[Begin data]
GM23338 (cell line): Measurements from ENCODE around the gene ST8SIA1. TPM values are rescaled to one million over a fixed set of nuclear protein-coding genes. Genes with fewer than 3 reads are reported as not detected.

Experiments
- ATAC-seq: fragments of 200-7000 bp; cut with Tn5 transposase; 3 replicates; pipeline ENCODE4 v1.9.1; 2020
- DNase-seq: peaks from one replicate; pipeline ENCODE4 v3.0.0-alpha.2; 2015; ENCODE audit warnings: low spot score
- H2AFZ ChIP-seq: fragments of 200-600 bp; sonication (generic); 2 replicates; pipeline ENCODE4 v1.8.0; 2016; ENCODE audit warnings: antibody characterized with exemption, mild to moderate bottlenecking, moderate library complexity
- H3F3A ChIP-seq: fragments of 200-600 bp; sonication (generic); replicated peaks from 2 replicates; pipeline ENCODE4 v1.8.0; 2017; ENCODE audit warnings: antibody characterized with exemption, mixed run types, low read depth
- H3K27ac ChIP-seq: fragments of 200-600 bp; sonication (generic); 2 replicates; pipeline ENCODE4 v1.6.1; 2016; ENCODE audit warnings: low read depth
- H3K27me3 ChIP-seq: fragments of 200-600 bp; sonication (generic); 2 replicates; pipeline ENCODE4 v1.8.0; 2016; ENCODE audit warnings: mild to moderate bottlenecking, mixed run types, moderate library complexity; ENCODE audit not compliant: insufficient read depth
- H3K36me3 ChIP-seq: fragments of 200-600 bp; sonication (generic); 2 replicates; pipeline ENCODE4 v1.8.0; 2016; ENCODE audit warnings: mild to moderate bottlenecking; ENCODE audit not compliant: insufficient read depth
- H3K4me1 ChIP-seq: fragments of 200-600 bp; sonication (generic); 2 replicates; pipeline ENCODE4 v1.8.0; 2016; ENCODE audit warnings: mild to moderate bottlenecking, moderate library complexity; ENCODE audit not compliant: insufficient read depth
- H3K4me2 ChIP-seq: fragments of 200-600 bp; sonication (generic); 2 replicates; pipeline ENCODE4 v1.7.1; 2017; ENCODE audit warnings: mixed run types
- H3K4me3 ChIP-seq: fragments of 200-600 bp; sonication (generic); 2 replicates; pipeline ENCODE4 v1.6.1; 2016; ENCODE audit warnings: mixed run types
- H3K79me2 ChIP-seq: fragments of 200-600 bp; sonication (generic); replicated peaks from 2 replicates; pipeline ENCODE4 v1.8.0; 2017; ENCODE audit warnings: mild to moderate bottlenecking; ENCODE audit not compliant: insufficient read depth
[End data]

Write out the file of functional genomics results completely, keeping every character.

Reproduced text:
GM23338 (cell line): Measurements from ENCODE around the gene ST8SIA1. TPM values are rescaled to one million over a fixed set of nuclear protein-coding genes. Genes with fewer than 3 reads are reported as not detected.

Experiments
- ATAC-seq: fragments of 200-7000 bp; cut with Tn5 transposase; 3 replicates; pipeline ENCODE4 v1.9.1; 2020
- DNase-seq: peaks from one replicate; pipeline ENCODE4 v3.0.0-alpha.2; 2015; ENCODE audit warnings: low spot score
- H2AFZ ChIP-seq: fragments of 200-600 bp; sonication (generic); 2 replicates; pipeline ENCODE4 v1.8.0; 2016; ENCODE audit warnings: antibody characterized with exemption, mild to moderate bottlenecking, moderate library complexity
- H3F3A ChIP-seq: fragments of 200-600 bp; sonication (generic); replicated peaks from 2 replicates; pipeline ENCODE4 v1.8.0; 2017; ENCODE audit warnings: antibody characterized with exemption, mixed run types, low read depth
- H3K27ac ChIP-seq: fragments of 200-600 bp; sonication (generic); 2 replicates; pipeline ENCODE4 v1.6.1; 2016; ENCODE audit warnings: low read depth
- H3K27me3 ChIP-seq: fragments of 200-600 bp; sonication (generic); 2 replicates; pipeline ENCODE4 v1.8.0; 2016; ENCODE audit warnings: mild to moderate bottlenecking, mixed run types, moderate library complexity; ENCODE audit not compliant: insufficient read depth
- H3K36me3 ChIP-seq: fragments of 200-600 bp; sonication (generic); 2 replicates; pipeline ENCODE4 v1.8.0; 2016; ENCODE audit warnings: mild to moderate bottlenecking; ENCODE audit not compliant: insufficient read depth
- H3K4me1 ChIP-seq: fragments of 200-600 bp; sonication (generic); 2 replicates; pipeline ENCODE4 v1.8.0; 2016; ENCODE audit warnings: mild to moderate bottlenecking, moderate library complexity; ENCODE audit not compliant: insufficient read depth
- H3K4me2 ChIP-seq: fragments of 200-600 bp; sonication (generic); 2 replicates; pipeline ENCODE4 v1.7.1; 2017; ENCODE audit warnings: mixed run types
- H3K4me3 ChIP-seq: fragments of 200-600 bp; sonication (generic); 2 replicates; pipeline ENCODE4 v1.6.1; 2016; ENCODE audit warnings: mixed run types
- H3K79me2 ChIP-seq: fragments of 200-600 bp; sonication (generic); replicated peaks from 2 replicates; pipeline ENCODE4 v1.8.0; 2017; ENCODE audit warnings: mild to moderate bottlenecking; ENCODE audit not compliant: insufficient read depth